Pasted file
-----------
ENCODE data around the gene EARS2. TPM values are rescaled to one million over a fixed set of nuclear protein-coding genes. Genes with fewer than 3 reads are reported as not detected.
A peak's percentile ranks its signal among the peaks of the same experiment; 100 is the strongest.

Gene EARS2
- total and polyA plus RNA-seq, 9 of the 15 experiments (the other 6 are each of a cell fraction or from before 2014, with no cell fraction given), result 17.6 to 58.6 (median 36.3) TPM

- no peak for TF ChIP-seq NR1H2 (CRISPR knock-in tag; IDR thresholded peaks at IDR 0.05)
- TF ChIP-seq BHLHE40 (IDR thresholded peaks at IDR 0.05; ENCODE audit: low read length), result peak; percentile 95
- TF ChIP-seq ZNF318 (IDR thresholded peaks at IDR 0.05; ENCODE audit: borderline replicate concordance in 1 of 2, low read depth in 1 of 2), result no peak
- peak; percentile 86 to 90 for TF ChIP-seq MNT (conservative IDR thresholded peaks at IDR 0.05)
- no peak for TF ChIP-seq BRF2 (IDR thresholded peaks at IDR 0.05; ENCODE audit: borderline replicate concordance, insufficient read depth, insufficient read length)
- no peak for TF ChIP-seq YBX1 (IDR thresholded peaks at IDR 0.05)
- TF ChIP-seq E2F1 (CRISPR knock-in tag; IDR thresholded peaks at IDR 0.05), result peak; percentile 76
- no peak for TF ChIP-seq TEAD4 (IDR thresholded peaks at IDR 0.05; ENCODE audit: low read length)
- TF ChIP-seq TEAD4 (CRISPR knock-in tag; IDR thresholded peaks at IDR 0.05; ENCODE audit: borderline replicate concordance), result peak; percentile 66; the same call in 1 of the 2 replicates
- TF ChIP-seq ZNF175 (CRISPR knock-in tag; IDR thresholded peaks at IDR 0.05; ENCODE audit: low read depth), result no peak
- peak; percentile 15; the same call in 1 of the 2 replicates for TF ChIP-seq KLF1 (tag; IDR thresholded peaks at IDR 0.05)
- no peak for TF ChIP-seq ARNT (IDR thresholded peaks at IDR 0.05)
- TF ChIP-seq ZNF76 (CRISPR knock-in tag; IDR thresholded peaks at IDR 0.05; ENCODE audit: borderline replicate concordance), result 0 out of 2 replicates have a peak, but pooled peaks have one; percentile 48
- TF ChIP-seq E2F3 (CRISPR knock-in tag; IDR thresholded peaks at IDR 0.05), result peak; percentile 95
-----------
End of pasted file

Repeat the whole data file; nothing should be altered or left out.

ENCODE data around the gene EARS2. TPM values are rescaled to one million over a fixed set of nuclear protein-coding genes. Genes with fewer than 3 reads are reported as not detected.
A peak's percentile ranks its signal among the peaks of the same experiment; 100 is the strongest.

Gene EARS2
- total and polyA plus RNA-seq, 9 of the 15 experiments (the other 6 are each of a cell fraction or from before 2014, with no cell fraction given), result 17.6 to 58.6 (median 36.3) TPM

- no peak for TF ChIP-seq NR1H2 (CRISPR knock-in tag; IDR thresholded peaks at IDR 0.05)
- TF ChIP-seq BHLHE40 (IDR thresholded peaks at IDR 0.05; ENCODE audit: low read length), result peak; percentile 95
- TF ChIP-seq ZNF318 (IDR thresholded peaks at IDR 0.05; ENCODE audit: borderline replicate concordance in 1 of 2, low read depth in 1 of 2), result no peak
- peak; percentile 86 to 90 for TF ChIP-seq MNT (conservative IDR thresholded peaks at IDR 0.05)
- no peak for TF ChIP-seq BRF2 (IDR thresholded peaks at IDR 0.05; ENCODE audit: borderline replicate concordance, insufficient read depth, insufficient read length)
- no peak for TF ChIP-seq YBX1 (IDR thresholded peaks at IDR 0.05)
- TF ChIP-seq E2F1 (CRISPR knock-in tag; IDR thresholded peaks at IDR 0.05), result peak; percentile 76
- no peak for TF ChIP-seq TEAD4 (IDR thresholded peaks at IDR 0.05; ENCODE audit: low read length)
- TF ChIP-seq TEAD4 (CRISPR knock-in tag; IDR thresholded peaks at IDR 0.05; ENCODE audit: borderline replicate concordance), result peak; percentile 66; the same call in 1 of the 2 replicates
- TF ChIP-seq ZNF175 (CRISPR knock-in tag; IDR thresholded peaks at IDR 0.05; ENCODE audit: low read depth), result no peak
- peak; percentile 15; the same call in 1 of the 2 replicates for TF ChIP-seq KLF1 (tag; IDR thresholded peaks at IDR 0.05)
- no peak for TF ChIP-seq ARNT (IDR thresholded peaks at IDR 0.05)
- TF ChIP-seq ZNF76 (CRISPR knock-in tag; IDR thresholded peaks at IDR 0.05; ENCODE audit: borderline replicate concordance), result 0 out of 2 replicates have a peak, but pooled peaks have one; percentile 48
- TF ChIP-seq E2F3 (CRISPR knock-in tag; IDR thresholded peaks at IDR 0.05), result peak; percentile 95